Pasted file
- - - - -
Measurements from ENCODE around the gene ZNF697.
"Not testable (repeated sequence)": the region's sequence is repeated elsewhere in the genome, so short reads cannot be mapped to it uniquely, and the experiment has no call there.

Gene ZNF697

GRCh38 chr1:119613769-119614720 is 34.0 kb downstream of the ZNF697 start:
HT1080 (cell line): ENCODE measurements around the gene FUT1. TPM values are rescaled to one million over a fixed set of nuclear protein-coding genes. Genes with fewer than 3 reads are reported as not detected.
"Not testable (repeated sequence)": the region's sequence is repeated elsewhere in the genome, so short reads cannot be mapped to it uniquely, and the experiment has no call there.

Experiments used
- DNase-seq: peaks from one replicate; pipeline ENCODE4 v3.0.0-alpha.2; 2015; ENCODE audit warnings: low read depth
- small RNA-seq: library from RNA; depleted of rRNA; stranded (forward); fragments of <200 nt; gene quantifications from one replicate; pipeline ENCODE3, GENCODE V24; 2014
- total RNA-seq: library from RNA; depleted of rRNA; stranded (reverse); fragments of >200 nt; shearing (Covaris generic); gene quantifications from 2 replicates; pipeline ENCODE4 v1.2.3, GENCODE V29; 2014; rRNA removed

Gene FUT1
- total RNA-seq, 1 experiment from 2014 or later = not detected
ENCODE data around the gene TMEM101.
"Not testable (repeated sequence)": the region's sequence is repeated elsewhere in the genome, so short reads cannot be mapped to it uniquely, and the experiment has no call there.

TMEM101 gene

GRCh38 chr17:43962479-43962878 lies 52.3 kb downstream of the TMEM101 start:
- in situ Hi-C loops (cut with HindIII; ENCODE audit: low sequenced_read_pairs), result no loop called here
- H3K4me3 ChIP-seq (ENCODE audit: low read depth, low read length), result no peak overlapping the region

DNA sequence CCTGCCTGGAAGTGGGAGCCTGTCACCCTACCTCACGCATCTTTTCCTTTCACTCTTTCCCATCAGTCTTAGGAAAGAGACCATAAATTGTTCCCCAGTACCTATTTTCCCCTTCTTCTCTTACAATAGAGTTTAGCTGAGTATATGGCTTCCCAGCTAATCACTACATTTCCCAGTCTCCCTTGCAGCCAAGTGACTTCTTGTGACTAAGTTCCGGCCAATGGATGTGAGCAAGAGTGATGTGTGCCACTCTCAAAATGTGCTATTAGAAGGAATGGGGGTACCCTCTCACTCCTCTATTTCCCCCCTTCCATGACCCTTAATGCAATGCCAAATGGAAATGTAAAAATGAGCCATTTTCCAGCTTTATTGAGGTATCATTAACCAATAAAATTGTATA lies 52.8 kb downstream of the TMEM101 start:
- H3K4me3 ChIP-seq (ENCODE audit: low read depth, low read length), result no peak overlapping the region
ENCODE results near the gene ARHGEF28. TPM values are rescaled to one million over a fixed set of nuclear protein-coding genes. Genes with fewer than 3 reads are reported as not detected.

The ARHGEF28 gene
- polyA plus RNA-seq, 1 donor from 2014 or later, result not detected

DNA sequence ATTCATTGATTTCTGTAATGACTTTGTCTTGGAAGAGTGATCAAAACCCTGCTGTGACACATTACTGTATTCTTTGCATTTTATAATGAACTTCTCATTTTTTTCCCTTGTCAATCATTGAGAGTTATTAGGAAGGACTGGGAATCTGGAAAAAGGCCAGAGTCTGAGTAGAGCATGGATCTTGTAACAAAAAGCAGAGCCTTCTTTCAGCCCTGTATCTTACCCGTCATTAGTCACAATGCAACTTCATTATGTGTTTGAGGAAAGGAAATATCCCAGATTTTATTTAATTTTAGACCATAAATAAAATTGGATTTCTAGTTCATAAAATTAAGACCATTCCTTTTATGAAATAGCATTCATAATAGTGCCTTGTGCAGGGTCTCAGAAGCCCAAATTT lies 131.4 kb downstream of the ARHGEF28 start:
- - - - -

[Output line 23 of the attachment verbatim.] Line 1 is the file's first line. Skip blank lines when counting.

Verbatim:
- polyA plus RNA-seq, 1 donor from 2014 or later, result not detected